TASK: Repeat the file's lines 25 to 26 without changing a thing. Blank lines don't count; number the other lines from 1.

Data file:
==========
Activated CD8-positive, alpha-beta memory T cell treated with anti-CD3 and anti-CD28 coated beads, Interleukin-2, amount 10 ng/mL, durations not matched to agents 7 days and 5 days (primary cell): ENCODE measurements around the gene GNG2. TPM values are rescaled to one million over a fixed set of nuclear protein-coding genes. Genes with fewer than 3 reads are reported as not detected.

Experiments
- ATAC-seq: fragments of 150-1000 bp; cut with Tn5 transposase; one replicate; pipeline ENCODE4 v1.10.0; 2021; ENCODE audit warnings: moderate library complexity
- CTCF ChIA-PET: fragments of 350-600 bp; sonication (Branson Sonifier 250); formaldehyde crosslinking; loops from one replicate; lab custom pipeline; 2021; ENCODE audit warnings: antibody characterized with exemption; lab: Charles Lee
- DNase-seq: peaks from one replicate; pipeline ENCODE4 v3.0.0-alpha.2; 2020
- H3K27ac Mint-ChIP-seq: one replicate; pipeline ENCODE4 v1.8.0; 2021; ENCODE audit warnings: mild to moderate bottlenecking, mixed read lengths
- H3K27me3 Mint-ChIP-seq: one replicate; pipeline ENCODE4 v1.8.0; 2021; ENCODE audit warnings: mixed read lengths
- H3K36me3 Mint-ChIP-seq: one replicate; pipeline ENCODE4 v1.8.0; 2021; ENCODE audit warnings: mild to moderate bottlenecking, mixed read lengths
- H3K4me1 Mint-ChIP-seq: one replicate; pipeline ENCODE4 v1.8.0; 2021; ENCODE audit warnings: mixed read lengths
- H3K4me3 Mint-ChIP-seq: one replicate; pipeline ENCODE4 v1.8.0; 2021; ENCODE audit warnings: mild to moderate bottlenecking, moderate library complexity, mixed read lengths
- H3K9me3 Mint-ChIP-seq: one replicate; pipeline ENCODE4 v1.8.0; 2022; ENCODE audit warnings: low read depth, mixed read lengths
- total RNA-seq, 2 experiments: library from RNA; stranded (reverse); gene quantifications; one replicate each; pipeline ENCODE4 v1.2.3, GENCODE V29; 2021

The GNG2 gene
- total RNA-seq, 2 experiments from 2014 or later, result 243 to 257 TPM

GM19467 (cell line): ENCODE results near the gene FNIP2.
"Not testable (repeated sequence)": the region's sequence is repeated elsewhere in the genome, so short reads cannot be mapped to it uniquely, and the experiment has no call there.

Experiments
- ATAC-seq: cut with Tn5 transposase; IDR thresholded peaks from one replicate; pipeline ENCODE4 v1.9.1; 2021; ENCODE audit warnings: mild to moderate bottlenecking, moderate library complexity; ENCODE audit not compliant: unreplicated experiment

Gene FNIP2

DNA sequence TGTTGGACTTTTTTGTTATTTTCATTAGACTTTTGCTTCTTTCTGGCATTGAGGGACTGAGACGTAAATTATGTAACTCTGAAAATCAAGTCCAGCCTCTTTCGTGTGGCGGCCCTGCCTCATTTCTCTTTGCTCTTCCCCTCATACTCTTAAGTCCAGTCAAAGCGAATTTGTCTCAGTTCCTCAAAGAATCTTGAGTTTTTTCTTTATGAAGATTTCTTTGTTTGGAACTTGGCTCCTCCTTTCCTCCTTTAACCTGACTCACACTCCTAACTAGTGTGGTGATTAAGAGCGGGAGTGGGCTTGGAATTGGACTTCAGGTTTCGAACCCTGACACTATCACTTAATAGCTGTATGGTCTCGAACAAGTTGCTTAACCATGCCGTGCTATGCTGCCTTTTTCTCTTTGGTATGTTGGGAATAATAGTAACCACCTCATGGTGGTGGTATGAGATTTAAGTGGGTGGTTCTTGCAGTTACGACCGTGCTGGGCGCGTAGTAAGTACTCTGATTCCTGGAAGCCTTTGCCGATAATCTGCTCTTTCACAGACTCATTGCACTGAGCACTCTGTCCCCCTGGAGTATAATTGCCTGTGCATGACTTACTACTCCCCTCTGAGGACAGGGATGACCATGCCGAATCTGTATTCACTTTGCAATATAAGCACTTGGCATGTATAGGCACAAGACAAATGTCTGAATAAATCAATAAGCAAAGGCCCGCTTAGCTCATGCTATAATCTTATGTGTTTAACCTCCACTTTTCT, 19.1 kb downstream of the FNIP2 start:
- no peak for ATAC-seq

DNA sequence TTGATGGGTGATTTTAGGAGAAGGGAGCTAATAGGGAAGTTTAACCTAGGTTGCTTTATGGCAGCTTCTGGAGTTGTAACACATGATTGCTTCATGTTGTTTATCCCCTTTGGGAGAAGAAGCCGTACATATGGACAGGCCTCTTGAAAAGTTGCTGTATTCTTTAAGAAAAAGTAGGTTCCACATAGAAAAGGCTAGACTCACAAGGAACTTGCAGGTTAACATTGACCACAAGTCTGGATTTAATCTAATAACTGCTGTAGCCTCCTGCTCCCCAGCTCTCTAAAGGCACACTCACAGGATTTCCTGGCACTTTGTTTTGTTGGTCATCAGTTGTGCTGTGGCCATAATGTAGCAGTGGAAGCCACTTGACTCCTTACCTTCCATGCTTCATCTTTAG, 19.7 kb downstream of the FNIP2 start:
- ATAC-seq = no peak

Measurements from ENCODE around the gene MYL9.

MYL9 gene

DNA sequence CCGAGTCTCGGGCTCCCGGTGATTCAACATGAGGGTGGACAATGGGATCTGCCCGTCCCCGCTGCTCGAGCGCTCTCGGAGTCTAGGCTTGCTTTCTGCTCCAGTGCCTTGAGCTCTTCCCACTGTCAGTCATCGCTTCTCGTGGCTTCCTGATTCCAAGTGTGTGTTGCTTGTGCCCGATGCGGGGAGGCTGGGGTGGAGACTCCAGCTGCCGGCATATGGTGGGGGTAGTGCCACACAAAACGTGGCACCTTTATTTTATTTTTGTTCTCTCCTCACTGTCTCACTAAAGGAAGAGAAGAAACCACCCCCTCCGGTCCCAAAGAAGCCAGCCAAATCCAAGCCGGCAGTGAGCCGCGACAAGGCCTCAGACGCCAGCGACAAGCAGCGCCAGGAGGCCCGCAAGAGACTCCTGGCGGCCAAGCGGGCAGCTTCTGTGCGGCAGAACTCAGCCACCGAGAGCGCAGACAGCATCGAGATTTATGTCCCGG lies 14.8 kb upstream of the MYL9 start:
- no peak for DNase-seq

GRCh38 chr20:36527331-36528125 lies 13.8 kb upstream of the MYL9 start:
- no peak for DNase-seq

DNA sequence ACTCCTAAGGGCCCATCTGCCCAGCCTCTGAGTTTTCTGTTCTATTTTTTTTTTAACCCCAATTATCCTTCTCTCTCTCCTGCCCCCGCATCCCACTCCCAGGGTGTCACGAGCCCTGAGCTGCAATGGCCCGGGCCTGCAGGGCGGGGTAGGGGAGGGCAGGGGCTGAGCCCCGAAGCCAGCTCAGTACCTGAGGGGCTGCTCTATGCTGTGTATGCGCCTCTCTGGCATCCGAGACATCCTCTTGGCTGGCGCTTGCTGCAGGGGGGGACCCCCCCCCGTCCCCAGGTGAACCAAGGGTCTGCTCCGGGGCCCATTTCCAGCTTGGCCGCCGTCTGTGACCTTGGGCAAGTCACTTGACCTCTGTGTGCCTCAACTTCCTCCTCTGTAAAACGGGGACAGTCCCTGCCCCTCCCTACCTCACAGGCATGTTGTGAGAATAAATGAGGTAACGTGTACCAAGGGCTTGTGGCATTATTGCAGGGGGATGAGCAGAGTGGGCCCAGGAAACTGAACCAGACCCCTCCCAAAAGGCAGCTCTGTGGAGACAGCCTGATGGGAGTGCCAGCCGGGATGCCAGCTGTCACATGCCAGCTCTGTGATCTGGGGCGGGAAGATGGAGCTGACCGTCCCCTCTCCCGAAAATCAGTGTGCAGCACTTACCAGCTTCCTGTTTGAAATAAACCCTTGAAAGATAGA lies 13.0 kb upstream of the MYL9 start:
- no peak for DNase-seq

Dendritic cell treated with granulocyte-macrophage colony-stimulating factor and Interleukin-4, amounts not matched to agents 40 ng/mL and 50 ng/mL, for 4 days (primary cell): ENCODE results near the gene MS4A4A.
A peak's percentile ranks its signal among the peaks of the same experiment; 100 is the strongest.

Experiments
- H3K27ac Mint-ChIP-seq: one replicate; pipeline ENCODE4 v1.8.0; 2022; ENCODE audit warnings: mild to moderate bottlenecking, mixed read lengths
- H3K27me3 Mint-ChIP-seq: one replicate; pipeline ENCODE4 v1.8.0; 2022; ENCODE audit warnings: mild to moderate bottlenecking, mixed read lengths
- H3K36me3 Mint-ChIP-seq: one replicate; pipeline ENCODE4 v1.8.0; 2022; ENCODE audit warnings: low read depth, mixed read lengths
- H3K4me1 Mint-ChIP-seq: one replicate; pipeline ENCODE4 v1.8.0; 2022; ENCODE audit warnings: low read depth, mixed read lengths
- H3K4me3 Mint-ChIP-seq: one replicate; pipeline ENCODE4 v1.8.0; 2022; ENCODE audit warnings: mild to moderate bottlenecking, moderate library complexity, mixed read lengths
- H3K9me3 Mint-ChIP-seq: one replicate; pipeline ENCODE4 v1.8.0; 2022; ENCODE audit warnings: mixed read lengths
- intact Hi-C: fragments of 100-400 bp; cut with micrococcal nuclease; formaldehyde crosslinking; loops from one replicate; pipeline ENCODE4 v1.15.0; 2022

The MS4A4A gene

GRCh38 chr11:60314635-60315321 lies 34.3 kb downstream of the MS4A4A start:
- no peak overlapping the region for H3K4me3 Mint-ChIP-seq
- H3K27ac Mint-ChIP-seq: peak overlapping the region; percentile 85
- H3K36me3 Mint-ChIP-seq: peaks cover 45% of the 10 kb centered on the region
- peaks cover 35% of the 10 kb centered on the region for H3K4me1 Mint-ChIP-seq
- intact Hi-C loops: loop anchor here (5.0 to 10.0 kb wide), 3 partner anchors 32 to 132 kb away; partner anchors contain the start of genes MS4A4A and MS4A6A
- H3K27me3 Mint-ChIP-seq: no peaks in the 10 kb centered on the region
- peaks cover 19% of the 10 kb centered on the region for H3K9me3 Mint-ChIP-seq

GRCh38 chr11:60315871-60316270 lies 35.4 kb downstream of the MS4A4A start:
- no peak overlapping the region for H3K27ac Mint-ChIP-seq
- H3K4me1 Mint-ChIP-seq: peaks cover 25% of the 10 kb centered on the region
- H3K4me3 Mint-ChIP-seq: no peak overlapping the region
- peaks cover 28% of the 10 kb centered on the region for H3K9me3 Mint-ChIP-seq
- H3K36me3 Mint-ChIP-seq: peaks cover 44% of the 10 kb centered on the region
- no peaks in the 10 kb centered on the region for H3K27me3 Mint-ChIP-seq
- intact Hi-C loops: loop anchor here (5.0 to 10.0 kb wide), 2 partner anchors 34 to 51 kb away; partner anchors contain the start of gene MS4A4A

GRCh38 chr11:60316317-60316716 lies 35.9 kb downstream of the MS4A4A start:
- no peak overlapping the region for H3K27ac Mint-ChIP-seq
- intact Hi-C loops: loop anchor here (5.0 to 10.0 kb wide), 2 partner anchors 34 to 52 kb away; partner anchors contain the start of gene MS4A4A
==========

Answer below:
MYL9 gene

DNA sequence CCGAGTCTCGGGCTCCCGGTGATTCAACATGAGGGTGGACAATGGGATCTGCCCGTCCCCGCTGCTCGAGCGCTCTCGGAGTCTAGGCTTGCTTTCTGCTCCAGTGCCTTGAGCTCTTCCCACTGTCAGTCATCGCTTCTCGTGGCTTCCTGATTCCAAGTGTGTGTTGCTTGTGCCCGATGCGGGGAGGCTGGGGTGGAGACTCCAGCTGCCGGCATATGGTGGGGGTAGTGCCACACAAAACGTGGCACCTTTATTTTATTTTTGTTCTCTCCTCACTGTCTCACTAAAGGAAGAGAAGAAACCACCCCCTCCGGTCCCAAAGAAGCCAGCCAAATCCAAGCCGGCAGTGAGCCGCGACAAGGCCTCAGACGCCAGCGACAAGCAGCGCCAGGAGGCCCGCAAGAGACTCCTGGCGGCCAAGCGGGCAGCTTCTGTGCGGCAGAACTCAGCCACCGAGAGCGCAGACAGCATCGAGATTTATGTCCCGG lies 14.8 kb upstream of the MYL9 start: